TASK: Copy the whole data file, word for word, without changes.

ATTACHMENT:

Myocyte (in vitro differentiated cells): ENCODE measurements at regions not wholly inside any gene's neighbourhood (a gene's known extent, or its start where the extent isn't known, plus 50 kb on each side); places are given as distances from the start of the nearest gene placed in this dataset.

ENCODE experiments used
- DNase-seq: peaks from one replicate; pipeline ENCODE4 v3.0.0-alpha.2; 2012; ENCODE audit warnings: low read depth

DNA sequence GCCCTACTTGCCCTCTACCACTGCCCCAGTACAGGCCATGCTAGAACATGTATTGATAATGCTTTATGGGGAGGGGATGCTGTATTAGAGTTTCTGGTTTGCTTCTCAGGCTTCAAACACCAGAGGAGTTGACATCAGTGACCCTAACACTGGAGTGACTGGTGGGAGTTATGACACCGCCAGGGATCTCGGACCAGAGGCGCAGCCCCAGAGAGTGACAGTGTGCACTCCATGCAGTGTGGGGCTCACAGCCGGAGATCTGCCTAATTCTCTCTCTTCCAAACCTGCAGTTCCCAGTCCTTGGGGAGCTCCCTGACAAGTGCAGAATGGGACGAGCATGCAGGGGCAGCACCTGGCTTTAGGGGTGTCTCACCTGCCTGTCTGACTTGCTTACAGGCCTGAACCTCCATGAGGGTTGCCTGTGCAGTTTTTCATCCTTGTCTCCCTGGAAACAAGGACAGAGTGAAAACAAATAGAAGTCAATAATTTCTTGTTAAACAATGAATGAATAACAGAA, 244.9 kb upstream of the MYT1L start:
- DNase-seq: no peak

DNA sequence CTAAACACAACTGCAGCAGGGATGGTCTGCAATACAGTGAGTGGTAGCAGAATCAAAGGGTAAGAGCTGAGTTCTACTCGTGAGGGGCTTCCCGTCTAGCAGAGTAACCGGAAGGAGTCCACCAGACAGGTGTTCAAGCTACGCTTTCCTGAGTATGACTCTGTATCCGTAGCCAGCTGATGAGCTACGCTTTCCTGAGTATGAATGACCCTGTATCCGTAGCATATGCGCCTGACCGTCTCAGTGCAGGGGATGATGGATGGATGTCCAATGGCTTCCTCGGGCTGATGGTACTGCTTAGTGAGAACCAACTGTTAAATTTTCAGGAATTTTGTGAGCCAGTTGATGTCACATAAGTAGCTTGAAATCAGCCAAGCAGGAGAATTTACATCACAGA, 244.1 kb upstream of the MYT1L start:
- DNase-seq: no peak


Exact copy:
Myocyte (in vitro differentiated cells): ENCODE measurements at regions not wholly inside any gene's neighbourhood (a gene's known extent, or its start where the extent isn't known, plus 50 kb on each side); places are given as distances from the start of the nearest gene placed in this dataset.

ENCODE experiments used
- DNase-seq: peaks from one replicate; pipeline ENCODE4 v3.0.0-alpha.2; 2012; ENCODE audit warnings: low read depth

DNA sequence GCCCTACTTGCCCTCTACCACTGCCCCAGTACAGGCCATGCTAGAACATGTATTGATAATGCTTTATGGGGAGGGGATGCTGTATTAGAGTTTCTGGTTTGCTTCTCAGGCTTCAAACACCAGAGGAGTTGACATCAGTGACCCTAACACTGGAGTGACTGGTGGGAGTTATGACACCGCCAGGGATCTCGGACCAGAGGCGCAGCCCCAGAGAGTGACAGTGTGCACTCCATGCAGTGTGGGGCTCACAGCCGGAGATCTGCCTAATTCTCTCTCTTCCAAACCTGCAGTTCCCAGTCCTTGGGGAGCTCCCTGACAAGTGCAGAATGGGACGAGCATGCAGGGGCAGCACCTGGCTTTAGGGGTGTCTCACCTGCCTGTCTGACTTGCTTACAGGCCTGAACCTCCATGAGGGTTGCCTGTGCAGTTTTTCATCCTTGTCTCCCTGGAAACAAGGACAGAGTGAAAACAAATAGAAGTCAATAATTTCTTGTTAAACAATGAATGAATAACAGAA, 244.9 kb upstream of the MYT1L start:
- DNase-seq: no peak

DNA sequence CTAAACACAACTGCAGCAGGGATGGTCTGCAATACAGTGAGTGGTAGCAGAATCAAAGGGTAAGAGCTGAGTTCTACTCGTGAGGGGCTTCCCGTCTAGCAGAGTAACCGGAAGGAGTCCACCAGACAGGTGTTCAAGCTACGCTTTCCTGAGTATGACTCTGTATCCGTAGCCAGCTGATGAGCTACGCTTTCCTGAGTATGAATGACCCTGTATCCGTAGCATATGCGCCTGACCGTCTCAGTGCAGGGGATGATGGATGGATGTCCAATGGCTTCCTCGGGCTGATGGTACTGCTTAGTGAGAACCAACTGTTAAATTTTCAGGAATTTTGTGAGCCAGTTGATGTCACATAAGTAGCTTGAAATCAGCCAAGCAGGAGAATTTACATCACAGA, 244.1 kb upstream of the MYT1L start:
- DNase-seq: no peak